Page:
I will readily admit that I have a profound addiction to nature documentaries, especially those produced by the supernaturally good team over at BBC Nature. Animals in their natural habitats are sick, and some of the most mindblowing cinematography in the world is facilitated by the absolute wizards they’ve got running shoots for these docos.

So naturally I was thrilled to tune in to Our Planet, the Netflix series hosted by David Attenborough, very much in the mode of the BBC docos I love so much. (As far as I’m concerned, Attenborough should be kidnapped by the UK government and forced to record as many nature doco voiceovers as he can before he carks it.)

Now, Our Earth – which was produced in conjunction with the World Wildlife Foundation – is significantly more activist in character than the other Attenborough ventures, focusing pretty heavily on the impacts of industrialisation and climate change on the natural environment and, by extension, the animal kingdom.

All well and necessary. But what I did not expect to see is footage of a shitload of walruses plummeting off a cliff  to their deaths in goddamn slow motion.

Here’s an excerpt from the ep in question. Obviously reasonably graphic.

According to Our Planet, this is happening thanks to the retreat of sea ice around the Russian Arctic, where the scene in question was filmed. Hundreds of thousands of big blubbery walruses coalesce on one stretch of coastline, where once upon a time they would have had a bunch of sea ice to hang out on. That ice is in decline thanks to our warming oceans, so many of the walruses – in pursuit of some space to lie down – end up scaling precarious cliffs, which they then fall off thanks to their poor vision.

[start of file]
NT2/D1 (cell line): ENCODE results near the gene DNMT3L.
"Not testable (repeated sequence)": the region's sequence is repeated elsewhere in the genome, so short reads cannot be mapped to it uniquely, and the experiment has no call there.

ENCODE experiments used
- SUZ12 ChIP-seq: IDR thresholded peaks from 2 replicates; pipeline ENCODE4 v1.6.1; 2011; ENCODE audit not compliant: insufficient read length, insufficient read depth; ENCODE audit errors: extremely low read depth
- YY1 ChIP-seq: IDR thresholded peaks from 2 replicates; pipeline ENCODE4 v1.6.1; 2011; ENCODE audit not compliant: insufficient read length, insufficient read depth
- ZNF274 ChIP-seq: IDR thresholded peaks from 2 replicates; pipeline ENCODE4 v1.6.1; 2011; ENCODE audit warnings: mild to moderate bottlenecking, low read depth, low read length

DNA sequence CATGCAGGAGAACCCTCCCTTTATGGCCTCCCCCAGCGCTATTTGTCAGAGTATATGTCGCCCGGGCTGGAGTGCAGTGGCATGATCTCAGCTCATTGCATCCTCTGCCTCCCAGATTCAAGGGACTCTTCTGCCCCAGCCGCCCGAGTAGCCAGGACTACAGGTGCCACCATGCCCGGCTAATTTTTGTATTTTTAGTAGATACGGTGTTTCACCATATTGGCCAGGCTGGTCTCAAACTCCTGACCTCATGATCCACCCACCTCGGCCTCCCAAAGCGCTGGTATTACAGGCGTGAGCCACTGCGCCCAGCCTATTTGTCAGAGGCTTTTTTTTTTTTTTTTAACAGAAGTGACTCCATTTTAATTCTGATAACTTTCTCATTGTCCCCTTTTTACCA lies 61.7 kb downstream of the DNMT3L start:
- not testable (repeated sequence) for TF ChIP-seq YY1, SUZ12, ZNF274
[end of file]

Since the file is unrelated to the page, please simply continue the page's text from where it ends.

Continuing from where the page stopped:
Why we had to see it in dramatic slow-mo with a swelling orchestral score is another question entirely. But now it’s etched into my retinas forever! Thank you David!

And it’s basically the one scene everyone is talking about on social media.

The behind-the-scenes ep included with Our Planet shows the team discussing the walrus shoot, describing it as the “toughest” scene  in the four-year production of the series.

Well, we’ve all seen it now. As a salve, there’s a great scene with a blue whale and her baby later on, which is peaceful and nice and does not feature the whale plummeting from a great height to its death.